She, A Chinese Review

Having played at the London Film festival last year, She, A Chinese tells the tale of Li Mei, as she endures the poverty of her barren home village up to her early adulthood. From here she seeks out new paths to the city life and finally moves out west to London.

While this is a fairly morbid tale, it is a fascinating look at a life with so few opportunities within it. Mei spends her time at home with a lot of time on her hands and very little ways to spend it. When not being berated by her mother she spends her time seeking the affections of the local boys – but when they want or take more than she is willing to give she grows very cold to the society around her.

Moving away, to where the real action is, she finds herself cutting hair and being groomed as a potential prostitute. By chance she manages to gain the attentions of a local bruiser with whom she has her very first love affair. To say things end badly is an understatement but from this midpoint in the story Mei takes the opportunity in front of her to travel and live and work in London. Whilst on a group tour she simply slinks away to get her new life started. Of course this means working in various low pay jobs and crammed into a small room to sleep with many other people.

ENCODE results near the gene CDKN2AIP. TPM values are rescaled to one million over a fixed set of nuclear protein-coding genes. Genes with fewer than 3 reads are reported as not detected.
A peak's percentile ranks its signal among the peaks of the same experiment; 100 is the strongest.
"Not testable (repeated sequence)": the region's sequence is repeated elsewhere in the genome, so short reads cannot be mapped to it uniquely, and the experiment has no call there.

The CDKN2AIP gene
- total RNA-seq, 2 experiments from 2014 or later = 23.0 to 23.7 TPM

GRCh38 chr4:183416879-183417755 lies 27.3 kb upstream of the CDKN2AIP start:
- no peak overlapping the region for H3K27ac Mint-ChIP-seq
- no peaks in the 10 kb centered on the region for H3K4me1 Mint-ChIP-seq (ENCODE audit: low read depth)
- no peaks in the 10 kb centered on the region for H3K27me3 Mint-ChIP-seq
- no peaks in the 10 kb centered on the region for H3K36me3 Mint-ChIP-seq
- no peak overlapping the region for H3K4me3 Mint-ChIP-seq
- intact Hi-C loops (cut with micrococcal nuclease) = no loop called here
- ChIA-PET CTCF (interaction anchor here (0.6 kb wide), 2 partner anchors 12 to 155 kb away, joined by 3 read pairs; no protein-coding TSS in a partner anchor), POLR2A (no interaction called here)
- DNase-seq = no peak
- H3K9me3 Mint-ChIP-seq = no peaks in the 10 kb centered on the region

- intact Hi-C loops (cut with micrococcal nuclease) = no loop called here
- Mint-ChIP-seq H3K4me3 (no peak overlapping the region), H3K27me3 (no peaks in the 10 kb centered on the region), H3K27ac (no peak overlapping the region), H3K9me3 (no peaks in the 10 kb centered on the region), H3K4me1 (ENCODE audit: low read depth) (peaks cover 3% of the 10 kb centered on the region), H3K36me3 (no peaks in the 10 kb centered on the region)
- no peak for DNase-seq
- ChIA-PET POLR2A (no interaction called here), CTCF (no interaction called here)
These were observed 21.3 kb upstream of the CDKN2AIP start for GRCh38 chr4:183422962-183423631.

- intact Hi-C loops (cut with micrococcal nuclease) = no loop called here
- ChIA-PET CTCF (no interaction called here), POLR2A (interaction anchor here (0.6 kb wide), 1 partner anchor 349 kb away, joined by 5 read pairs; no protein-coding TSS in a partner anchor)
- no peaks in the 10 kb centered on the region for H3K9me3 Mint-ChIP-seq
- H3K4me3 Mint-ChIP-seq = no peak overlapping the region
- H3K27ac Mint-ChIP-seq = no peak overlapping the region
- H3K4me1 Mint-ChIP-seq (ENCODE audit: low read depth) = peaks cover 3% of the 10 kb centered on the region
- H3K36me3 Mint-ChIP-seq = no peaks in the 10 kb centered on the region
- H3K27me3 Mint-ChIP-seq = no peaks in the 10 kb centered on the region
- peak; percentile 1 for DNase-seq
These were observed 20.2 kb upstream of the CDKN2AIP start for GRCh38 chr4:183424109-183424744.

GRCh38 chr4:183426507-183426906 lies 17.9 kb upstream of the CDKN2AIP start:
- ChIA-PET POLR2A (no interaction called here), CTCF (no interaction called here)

From here she has to perfect her English and find a way to get a bank account open so she can start to get paid properly. Her methods in doing so are something that is perhaps becoming more common than one might think.

Her endeavours to find her place in the world continue, but seem to hit one obstacle after the other. This is mostly the emphasis of the story. Even when set in China, the dialogue (especially from Mei) is very light which adds to the emotional dislocation of her perspective on the world around her. The camera does all the story telling as does the slow and seemingly uninvolved actress playing Mei (Huang Lu).
The film seems like it is moving very slowly – but when you consider the amount of scenes that transpire across both countries you realise that it is a very economical script for a 90 minute film. It isn’t by any means a happy tale, but one of realism. One to think about.

Steven Hurst

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